After leaving dinner we wandered along the sea front dropping in and out of all the shops and museums until we reached the Hakodate fish market. Inside this old wooden warehouse was every kind of seafood imaginable from spider crab to giant squid and cod roe to smoked salmon. Like many things in Japan this market had an adorable mascot…Gokko the fish and as well as all the actual fish there was a stand of Gokko merchandise. Most of these had an obvious function: backpacks, purses, cuddly toys and slippers to name but a few. However one item was a mystery to us, it appeared to be a hat…but it had a second hole above the head, was it an armband? So after putting it on our heads and arms and after many strange looks one of the workers in the market laughed and told us it was in fact a tissue box cover, ah! Although I still don’t know what a tissue box cover is…
So after embarrassing ourselves in front of half of Hakodate we left the market with one consolation, the night couldn’t get worse right? Wrong. After stumbling into a strange shop filled with hello kitty and studio Ghibli memorabilia we saw a sign for ‘Teddy Bear Musuem’ how bad can that be? As it turns out that can be very bad…in fact possibly one of the most unpleasant experiences ever.
It was apparent immediately after entering the museum that we needed to leave, but curiosity got the better of us. Inside this so called museum were hundreds of teddy bears all dressed in human clothing, and next to each bear was a picture of the bear and its old owner. Were the owners dead? Were they in the bear? Did the bear kill the owner? All valid questions. The only thing worse than the terrifying teddies themselves was the music, a kind of twisted lullaby that would be more appropriate in an episode of ‘American Horror Story’ than in a museum.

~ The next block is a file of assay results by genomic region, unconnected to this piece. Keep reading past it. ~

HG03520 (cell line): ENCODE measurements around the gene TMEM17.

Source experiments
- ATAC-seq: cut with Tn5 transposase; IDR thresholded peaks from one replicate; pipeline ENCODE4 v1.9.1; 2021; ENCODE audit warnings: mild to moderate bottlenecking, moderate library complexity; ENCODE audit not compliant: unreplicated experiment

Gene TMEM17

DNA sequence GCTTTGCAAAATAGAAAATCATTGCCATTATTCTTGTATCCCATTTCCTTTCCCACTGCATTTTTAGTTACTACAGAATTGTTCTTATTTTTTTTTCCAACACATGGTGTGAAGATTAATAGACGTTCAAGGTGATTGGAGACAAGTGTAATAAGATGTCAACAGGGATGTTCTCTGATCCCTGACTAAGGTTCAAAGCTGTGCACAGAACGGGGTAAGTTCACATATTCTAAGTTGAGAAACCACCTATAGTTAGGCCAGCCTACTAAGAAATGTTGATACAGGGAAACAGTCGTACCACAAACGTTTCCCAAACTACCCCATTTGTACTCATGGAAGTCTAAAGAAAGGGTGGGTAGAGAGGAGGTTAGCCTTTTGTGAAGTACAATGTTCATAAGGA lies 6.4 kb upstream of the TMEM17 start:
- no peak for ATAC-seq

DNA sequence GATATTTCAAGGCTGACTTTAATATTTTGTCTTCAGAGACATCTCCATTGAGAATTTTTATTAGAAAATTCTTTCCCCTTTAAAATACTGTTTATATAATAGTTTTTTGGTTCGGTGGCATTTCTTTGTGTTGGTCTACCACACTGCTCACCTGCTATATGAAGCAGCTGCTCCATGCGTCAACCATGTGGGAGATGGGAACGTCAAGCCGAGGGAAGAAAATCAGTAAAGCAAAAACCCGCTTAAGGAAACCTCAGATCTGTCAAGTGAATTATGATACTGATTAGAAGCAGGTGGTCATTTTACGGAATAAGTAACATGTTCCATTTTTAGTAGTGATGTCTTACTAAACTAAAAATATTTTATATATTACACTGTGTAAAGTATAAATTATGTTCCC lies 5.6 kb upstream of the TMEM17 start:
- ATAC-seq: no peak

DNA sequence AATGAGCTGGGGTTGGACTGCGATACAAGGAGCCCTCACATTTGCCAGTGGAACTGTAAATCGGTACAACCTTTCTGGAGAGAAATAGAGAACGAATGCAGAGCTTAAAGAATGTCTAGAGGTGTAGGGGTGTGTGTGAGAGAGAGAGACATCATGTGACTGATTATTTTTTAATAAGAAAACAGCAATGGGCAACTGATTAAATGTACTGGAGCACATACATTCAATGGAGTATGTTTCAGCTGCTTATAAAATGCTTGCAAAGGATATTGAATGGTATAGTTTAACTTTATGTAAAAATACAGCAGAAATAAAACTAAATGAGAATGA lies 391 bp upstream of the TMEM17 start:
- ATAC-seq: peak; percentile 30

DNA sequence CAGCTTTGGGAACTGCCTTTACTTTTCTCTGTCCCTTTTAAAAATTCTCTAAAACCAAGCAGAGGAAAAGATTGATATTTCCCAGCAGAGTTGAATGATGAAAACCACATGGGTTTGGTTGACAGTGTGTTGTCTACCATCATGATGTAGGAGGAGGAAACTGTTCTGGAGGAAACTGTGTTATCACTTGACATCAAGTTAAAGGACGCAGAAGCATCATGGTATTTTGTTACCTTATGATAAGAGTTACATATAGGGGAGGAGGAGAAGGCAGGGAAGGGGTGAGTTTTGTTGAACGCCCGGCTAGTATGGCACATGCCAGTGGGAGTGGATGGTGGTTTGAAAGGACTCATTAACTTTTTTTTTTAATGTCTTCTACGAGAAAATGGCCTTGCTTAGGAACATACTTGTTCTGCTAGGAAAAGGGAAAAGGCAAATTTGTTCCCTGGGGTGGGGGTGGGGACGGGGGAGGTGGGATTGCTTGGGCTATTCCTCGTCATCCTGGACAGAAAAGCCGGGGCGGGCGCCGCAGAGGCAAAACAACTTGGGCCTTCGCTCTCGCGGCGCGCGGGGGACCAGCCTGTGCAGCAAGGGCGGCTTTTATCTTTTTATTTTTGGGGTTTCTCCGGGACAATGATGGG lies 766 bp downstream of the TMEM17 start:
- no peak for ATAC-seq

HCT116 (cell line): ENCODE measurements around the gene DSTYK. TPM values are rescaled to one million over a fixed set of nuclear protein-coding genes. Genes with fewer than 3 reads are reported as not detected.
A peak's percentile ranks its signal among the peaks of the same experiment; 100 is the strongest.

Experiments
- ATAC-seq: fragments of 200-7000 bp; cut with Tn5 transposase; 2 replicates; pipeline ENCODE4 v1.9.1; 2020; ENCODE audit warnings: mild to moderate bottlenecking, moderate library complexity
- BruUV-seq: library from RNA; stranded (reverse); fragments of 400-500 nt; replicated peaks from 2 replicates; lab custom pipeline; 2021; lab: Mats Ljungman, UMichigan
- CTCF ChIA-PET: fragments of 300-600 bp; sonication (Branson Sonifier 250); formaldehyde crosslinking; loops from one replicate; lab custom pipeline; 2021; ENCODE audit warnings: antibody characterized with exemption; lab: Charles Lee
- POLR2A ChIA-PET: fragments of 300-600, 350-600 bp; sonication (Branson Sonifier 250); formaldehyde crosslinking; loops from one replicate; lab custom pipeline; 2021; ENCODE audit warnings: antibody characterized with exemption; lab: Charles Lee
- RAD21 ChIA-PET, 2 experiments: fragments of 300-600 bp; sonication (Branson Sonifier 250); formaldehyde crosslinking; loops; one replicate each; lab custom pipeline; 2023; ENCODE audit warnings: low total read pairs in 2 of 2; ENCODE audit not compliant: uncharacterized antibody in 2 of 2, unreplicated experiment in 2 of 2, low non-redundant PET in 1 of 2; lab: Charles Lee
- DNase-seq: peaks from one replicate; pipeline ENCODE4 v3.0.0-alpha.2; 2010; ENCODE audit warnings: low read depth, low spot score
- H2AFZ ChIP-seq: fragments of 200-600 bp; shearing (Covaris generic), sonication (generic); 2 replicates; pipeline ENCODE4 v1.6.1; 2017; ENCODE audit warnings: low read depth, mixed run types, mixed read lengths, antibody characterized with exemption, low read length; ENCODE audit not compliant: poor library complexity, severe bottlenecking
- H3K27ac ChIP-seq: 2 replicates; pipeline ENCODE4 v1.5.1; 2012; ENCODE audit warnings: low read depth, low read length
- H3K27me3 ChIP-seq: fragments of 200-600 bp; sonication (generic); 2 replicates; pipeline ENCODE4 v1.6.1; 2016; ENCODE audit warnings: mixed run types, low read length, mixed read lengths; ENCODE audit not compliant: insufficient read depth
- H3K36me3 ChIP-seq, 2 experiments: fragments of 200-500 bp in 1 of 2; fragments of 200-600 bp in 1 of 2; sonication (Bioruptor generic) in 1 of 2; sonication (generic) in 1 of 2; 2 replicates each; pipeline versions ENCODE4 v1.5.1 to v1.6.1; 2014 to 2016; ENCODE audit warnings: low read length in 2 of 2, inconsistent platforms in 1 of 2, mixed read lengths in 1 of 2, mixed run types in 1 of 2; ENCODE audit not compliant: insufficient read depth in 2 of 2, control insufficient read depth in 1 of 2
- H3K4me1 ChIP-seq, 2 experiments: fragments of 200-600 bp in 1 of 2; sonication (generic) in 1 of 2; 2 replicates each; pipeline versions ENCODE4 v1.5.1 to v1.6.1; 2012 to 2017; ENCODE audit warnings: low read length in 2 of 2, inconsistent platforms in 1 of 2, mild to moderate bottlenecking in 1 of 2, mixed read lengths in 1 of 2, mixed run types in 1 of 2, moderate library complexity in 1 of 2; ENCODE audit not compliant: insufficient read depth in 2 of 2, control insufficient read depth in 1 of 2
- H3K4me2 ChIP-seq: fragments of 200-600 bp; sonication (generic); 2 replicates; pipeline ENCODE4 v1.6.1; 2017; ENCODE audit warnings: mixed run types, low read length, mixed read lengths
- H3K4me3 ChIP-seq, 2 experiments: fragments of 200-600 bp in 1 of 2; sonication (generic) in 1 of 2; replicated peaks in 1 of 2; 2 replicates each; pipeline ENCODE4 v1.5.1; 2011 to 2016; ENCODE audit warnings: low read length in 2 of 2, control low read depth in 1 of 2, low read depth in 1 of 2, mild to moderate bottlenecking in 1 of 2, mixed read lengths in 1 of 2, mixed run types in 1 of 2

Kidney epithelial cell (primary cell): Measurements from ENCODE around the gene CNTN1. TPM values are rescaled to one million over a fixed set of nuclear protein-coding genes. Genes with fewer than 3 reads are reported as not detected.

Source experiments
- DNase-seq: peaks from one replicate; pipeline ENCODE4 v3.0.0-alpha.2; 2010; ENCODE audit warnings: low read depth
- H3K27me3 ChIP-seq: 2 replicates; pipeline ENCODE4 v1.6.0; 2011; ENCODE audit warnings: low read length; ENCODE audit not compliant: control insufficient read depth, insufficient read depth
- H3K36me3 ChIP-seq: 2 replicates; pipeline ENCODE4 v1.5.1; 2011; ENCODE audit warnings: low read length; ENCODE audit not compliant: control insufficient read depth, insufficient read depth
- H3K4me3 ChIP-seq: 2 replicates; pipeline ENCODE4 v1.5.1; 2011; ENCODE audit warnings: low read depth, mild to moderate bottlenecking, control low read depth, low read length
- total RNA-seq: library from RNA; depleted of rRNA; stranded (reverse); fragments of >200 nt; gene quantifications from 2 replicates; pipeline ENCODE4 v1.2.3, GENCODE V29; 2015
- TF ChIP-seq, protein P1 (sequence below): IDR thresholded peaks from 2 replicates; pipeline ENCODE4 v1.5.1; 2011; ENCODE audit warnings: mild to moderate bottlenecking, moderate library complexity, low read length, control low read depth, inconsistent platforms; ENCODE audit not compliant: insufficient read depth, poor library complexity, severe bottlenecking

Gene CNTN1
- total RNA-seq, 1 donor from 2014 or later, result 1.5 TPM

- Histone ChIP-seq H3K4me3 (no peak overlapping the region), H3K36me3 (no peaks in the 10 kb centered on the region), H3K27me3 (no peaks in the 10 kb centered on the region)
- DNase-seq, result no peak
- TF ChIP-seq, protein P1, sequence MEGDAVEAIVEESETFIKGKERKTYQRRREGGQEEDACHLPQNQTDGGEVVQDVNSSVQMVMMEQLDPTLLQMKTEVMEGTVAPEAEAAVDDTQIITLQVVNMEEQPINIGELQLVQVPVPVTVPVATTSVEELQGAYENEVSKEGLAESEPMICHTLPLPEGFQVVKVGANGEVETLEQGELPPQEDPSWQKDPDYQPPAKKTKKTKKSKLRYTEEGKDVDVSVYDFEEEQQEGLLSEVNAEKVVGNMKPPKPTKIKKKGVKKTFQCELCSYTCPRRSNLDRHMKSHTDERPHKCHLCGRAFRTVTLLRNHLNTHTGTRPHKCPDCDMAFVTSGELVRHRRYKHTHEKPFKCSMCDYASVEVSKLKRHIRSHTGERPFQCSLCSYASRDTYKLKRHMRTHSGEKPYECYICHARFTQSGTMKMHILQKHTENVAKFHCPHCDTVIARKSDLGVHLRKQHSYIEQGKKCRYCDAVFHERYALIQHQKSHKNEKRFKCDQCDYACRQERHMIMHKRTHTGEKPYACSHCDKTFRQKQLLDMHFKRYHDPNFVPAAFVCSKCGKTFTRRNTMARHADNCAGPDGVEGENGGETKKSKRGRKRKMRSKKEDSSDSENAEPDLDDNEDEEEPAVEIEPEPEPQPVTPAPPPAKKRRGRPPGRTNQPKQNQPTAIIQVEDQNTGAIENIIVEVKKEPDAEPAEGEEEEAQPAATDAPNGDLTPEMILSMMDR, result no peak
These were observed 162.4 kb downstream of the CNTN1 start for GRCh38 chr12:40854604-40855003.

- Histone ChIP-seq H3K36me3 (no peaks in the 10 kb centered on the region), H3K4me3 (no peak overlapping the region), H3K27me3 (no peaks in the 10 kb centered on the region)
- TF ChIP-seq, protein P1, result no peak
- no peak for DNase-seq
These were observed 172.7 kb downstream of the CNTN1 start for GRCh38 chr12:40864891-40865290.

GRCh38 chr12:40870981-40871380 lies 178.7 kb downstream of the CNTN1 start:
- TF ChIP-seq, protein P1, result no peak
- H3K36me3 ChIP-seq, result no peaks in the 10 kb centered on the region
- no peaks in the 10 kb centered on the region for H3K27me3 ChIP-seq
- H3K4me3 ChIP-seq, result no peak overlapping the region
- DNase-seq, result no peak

To make matters worse there didn’t seem to be an exit, every turn revealed yet more creepy bears. From BDSM bears to bridal bears and everything in between. After what seemed like hours trapped in the Teddy Bear maze we finally made it back out to the seafront, safe to say it took a few minutes to regain sanity and digest what had just happened.
As soon as you get to Hakodate there are signs recommending a trip to the top of Hakodateyama to see the city at night. After the horror of the Teddy Bear Museum we decided to distract ourselves with a nice view. The cable car journey to the top of the mountain was spectacular enough but nothing prepared us for the view from the top. Juxtaposed to the view from Asahi-Dake this showed modern Hokkaido, a place of high rises, parks and piers. From atop a Hakodateyama the shape of the city became clear. Surrounded on three sides by water this ancient port was as beautiful from the air as it was from the ground.
We ended our night the only way we know how…whiskey. After a wander through the dimly light streets of the city we found a stylish little place and took up two seats at the bar. After another lovely glass of whiskey overlooking the city we paid what we thought we owed only to be told there was a surcharge for entering the bar…something they neglected to tell us before we ordered our drinks. This took the price of a single whiskey to what you would expect to pay for a meal in a pretty nice restaurant. Annoyed, disheartened and quite frankly upset we wandered back to the hostel. Hakodate had been a lovely stop over and I recommend a visit if you are ever in Hokkaido but the whiskey bar had somewhat ruined the final night on this beautiful island.
The next day we would be continuing south to Sendai and the legendary Matsushima Bay.
See you soon,